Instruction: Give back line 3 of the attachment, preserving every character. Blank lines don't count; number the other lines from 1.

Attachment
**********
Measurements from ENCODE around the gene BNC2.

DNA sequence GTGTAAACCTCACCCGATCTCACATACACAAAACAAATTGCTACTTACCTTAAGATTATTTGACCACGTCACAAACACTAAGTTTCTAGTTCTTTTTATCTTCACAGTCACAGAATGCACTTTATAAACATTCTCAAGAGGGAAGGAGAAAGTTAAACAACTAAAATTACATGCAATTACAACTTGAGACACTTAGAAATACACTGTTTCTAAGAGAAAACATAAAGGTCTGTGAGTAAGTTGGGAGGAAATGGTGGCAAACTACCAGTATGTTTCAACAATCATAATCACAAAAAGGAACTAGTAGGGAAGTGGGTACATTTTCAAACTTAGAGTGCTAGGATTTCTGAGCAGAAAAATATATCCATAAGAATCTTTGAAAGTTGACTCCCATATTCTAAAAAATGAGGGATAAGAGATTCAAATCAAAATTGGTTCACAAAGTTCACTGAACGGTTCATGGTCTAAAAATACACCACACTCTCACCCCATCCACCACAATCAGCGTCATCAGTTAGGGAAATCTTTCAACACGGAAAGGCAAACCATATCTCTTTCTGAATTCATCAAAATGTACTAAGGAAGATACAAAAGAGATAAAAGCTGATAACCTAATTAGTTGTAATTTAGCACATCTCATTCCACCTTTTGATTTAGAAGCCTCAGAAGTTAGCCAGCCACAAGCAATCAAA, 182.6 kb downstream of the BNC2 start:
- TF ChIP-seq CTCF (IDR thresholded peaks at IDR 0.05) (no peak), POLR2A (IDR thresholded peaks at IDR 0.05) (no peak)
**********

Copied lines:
- TF ChIP-seq CTCF (IDR thresholded peaks at IDR 0.05) (no peak), POLR2A (IDR thresholded peaks at IDR 0.05) (no peak)